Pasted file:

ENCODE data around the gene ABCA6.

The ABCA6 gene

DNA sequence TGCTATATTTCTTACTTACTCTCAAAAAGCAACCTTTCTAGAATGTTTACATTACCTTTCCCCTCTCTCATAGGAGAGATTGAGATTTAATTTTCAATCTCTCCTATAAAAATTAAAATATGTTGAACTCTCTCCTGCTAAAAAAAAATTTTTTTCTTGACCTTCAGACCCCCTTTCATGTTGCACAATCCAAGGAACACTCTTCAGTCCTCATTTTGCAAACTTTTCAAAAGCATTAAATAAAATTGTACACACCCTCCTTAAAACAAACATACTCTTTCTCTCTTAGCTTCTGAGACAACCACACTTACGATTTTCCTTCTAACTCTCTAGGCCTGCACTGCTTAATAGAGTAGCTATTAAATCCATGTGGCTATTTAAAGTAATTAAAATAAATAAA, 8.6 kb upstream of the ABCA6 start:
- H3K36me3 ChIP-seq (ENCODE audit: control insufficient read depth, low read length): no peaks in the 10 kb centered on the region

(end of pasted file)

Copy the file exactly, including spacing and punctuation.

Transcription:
ENCODE data around the gene ABCA6.

The ABCA6 gene

DNA sequence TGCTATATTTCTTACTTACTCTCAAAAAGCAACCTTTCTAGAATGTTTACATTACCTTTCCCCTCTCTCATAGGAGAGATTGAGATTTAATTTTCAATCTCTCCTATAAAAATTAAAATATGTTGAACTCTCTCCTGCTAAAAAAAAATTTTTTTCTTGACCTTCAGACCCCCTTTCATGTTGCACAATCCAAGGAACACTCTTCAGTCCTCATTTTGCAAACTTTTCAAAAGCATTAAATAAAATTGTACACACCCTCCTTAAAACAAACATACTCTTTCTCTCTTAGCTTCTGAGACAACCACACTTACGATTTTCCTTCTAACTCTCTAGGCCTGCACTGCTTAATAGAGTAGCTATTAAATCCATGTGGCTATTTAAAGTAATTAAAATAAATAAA, 8.6 kb upstream of the ABCA6 start:
- H3K36me3 ChIP-seq (ENCODE audit: control insufficient read depth, low read length): no peaks in the 10 kb centered on the region